The stakes have been raised in India’s national election race. The leader of the country’s new anti-corruption party has dramatically quit his post as Delhi’s chief minister. The country is now waiting on his next move.
Arvind Kejriwal (pictured) handed in his resignation on Valentine’s Day after the Aam Aadmi Party struggled to get an anti-corruption bill passed. Although the 45-year-old former tax official denied he was making the move with an eye on the general elections in May, the talk is he could throw his hat into the ring as a candidate.
Kejriwal announced AAP would contest the national poll, facing off against the main contenders -- India’s oldest party, the ruling Indian National Congress, and the Hindu nationalist Bharatiya Janata Party -- just weeks after he sensationally swept to power in Delhi’s state election, in a coalition with Congress.
The former activist has only helmed the Indian capital for 49 days, but he managed to stay on the front page of the country’s newspapers for the duration. He won over the public by halving electricity bills, giving households 20 litres of free water and taking aim at India’s VIP political culture, making it so ministers have to wait at traffic lights like everybody else.
But AAP eventually upset India’s elite when its Law Minister, Somnath Bharti, led a midnight raid with a trailing news crew in South Delhi and demanded police arrest some "Nigerians or Ugandans", despite not having a warrant. Bharti said residents had told him there was a drugs and prostitution racket in Khirki Extension that police were refusing to act on. Officers took four Ugandan women to hospital to be tested for drugs, but they reportedly turned out to be students, and two filed complaints.
Bharti was branded a reckless vigilante, but AAP, which formed last year on the back of an anti-corruption movement, stood by the Law Minister. Kejriwal went on to sleep on the street for two nights near Parliament demanding the suspension of three officers and more control over the police, which fall under federal command in Delhi. The chief minister’s protest, known as a dharna, brought the centre of the capital to a standstill, shutting metro stations and threatening to disrupt India’s much-loved Republic Day parade. Kejriwal reportedly brushed off critics at the time, saying:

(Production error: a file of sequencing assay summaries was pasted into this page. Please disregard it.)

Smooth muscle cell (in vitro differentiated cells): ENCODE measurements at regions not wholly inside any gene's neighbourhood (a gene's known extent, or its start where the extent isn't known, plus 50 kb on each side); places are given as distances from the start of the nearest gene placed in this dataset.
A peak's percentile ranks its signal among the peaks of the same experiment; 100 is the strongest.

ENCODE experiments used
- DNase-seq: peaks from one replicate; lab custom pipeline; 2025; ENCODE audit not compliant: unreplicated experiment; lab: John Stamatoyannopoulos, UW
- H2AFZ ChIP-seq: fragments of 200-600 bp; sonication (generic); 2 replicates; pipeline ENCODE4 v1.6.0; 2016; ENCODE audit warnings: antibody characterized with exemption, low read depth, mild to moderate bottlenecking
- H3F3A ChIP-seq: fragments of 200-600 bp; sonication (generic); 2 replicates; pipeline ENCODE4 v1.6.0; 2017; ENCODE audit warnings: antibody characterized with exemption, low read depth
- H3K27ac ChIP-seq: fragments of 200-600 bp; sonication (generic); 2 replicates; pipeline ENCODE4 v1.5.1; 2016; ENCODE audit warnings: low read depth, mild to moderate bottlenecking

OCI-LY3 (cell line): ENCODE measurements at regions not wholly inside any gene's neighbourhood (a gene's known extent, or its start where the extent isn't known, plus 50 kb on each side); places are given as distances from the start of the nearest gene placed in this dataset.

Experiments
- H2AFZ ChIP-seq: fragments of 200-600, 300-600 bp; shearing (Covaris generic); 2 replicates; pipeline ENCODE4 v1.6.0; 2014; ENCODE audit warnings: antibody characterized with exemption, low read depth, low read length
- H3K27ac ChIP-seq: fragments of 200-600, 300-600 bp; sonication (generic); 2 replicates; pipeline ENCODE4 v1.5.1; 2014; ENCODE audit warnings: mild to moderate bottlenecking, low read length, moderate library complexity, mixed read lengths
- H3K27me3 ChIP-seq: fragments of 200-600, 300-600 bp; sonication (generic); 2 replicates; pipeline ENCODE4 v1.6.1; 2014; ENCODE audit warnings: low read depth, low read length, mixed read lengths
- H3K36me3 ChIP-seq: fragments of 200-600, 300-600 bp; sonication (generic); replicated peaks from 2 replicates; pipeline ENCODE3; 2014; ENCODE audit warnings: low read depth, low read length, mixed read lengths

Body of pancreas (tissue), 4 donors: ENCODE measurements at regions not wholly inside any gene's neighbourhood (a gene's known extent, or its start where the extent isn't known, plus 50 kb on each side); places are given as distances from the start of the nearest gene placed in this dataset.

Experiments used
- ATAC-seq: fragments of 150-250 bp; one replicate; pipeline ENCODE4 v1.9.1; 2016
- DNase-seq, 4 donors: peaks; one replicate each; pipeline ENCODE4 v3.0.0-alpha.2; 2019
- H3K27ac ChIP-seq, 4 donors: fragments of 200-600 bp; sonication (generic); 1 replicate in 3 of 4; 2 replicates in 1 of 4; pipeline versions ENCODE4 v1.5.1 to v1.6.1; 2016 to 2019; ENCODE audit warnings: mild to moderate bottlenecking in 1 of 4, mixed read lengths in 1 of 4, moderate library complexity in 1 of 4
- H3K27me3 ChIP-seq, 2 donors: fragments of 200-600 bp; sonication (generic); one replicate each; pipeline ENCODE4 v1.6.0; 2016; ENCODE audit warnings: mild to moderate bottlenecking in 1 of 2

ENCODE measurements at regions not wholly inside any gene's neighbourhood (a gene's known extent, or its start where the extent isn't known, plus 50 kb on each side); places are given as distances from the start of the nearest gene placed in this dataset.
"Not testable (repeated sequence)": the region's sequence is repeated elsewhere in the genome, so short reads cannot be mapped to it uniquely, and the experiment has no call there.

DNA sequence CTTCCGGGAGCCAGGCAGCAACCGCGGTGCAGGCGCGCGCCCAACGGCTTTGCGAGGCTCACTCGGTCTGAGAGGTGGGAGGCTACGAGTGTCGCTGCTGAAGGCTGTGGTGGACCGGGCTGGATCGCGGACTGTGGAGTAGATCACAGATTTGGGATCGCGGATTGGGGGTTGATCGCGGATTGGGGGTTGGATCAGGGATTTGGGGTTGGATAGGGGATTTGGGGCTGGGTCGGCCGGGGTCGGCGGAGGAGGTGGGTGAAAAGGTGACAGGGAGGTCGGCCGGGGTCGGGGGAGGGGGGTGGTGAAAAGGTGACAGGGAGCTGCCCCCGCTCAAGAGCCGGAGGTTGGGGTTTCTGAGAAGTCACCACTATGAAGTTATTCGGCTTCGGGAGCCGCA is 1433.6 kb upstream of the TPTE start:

"Some people say that I am an anarchist and I am spreading disorder. I agree that I am an anarchist. I am India's biggest anarchist."
Last Friday, BJP and Congress ministers blocked AAP’s Lokpal bill, which would have created an independent body with the power to investigate politicians and civil servants suspected of corruption. The opposition argued it was unconstitutional to introduce legislation without a federal stamp of approval, but political watchers said Kejriwal’s refusal to seek approval was part of an ongoing power struggle with the federal government.
The chief minister addressed the assembly -- "I will consider myself fortunate if I have to sacrifice the chief minister's post and my life to eradicate corruption" -- and handed in his resignation hours later.
Some political watchers believe Kejriwal had long been seeking to ditch his chief minister role to focus on the national poll. "He is more keen to arrive at the big political stage then really interested in resolving issues and problems," said Satish Misra, a former political journalist and senior fellow at the Observer Research Foundation.